I threw two such strikes, plus a couple of other less lucky but somewhat fortunate strikes — my shot in the seventh frame seemed to leave the 6 pin until a messenger pin from the other side shot across and took it out. I struck again in the eighth, and had done a pretty good job of keeping conversations going between frames.

I learned years ago that the best way to take my mind off what I was doing — when I seem to bowl best, I’m not really paying a lot of attention to the game itself — was to talk to people about non-bowling topics. I’m usually at my best when I have to be reminded that it’s my turn.

Sunday I was chatting with my teammates about various things until the eighth, when the talk suddenly died down. I have a feeling that people were noticing what I was doing, and it was getting to be like a Major League dugout during a no-hitter. I didn’t want anything like that, so I started talking to a teammate again about his struggles in the game, trying to help him find a solution and stop it from being so damn quiet.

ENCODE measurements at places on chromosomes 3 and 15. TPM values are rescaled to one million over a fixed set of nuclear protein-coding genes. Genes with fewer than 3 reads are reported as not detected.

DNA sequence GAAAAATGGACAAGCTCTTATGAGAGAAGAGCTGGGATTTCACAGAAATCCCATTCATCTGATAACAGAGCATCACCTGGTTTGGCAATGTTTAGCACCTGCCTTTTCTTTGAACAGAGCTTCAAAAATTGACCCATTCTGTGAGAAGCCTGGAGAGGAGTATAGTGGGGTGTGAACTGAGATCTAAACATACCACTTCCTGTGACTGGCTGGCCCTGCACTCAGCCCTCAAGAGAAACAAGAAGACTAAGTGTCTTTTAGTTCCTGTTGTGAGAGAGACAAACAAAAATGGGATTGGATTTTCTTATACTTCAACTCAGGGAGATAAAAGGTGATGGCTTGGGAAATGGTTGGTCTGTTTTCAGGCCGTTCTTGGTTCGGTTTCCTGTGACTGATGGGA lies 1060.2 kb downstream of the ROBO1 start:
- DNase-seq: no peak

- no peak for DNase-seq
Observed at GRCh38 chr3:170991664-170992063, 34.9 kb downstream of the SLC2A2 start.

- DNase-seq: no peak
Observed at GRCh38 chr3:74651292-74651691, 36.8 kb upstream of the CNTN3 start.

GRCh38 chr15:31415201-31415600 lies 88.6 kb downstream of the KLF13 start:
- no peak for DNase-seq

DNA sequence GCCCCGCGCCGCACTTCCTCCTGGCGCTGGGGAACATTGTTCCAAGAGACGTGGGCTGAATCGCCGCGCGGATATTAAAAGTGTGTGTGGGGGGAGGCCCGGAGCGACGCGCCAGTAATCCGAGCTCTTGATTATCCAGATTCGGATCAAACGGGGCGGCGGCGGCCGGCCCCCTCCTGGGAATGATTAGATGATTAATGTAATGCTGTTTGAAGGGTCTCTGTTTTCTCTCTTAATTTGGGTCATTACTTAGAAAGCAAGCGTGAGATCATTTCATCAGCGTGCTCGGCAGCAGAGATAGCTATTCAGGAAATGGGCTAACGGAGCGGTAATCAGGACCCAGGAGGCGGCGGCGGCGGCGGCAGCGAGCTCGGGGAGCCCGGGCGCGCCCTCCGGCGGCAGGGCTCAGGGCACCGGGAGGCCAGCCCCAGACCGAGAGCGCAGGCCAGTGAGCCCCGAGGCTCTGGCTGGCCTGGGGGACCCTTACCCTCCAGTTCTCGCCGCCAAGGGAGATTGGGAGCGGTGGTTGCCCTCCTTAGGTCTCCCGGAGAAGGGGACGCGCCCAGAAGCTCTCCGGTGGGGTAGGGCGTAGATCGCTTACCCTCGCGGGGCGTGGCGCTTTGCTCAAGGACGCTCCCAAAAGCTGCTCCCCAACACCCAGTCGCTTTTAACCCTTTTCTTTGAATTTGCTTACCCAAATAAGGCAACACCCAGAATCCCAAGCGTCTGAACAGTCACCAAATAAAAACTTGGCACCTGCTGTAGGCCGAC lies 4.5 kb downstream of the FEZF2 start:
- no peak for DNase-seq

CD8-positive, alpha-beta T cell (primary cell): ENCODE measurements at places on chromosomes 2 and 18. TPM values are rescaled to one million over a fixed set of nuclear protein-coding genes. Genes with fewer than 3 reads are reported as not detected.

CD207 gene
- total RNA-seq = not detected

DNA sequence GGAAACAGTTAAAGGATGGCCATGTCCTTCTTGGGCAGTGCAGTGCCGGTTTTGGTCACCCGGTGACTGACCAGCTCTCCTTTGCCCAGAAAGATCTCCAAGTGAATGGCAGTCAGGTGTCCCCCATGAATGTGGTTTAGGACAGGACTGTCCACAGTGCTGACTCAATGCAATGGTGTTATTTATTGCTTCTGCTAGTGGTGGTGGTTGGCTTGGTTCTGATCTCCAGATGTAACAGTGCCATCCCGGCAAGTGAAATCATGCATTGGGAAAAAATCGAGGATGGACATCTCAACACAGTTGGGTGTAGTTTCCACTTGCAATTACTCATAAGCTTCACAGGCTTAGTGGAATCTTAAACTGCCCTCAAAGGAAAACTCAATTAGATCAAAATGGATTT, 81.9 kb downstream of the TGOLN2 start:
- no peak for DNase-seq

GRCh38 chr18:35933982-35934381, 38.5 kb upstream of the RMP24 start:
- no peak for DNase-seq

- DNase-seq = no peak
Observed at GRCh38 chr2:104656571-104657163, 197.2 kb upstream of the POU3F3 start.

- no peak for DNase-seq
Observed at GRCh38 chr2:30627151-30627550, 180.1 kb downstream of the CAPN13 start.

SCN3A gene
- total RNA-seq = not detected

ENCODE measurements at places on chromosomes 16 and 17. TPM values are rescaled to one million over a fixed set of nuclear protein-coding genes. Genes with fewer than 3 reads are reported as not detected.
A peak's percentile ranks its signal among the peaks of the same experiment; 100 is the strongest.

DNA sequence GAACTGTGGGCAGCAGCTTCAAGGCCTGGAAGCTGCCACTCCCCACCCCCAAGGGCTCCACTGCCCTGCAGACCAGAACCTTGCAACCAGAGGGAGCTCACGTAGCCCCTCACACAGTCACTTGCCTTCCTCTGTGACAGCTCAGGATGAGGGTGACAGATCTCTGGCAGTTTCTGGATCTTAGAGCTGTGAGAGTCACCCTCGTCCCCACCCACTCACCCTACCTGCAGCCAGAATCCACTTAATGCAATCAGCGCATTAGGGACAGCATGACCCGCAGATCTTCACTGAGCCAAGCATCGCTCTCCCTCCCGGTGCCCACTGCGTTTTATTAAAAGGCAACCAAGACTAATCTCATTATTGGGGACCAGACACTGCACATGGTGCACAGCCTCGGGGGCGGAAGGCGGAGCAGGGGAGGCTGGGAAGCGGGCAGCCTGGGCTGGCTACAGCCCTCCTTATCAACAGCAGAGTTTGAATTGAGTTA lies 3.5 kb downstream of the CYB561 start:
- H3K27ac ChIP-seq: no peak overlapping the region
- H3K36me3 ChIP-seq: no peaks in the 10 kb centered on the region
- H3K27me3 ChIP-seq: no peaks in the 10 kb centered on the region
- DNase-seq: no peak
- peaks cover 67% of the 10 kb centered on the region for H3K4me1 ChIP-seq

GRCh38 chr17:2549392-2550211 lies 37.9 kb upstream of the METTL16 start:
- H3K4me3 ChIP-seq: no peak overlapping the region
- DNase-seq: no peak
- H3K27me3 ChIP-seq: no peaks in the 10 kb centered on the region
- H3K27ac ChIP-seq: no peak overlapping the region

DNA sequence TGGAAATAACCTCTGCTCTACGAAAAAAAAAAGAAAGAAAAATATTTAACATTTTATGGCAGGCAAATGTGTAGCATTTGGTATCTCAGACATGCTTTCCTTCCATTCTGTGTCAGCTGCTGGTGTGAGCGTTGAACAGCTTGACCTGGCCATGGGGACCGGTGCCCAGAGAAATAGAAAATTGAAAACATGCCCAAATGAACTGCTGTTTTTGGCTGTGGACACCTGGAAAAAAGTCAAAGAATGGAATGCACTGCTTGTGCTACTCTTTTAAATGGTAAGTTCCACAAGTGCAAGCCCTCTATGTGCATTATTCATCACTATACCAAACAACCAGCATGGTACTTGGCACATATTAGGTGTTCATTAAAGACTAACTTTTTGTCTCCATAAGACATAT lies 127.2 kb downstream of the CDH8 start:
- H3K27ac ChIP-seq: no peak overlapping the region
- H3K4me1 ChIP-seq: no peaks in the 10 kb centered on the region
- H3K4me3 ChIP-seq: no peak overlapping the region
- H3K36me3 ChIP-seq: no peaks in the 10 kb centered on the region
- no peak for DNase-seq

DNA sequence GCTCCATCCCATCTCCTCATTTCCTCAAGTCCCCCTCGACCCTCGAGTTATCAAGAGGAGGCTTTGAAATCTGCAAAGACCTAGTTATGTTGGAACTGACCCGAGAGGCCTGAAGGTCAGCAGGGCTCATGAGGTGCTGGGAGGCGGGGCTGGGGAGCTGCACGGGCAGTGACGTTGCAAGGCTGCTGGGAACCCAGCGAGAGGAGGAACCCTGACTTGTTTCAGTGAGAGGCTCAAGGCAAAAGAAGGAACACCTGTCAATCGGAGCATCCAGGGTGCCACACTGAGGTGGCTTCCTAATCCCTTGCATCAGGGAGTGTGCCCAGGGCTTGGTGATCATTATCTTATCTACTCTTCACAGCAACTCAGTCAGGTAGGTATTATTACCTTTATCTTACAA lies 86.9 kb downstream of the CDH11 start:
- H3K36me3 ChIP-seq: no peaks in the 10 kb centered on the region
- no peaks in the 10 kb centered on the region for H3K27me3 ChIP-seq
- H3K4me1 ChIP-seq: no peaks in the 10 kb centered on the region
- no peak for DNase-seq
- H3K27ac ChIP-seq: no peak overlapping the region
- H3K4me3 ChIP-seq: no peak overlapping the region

I struck again in the ninth, and went to the 10th frame with my chance at a perfect game still intact and needing three strikes to close it out. I was ready to get it over with one way or the other, though my body was telling me something different. But I managed to stay upright, threw a good ball and buried it in the pocket. The 7 pin stood staring at me for a second or two after the rest had disappeared, until it fell backward into the pit.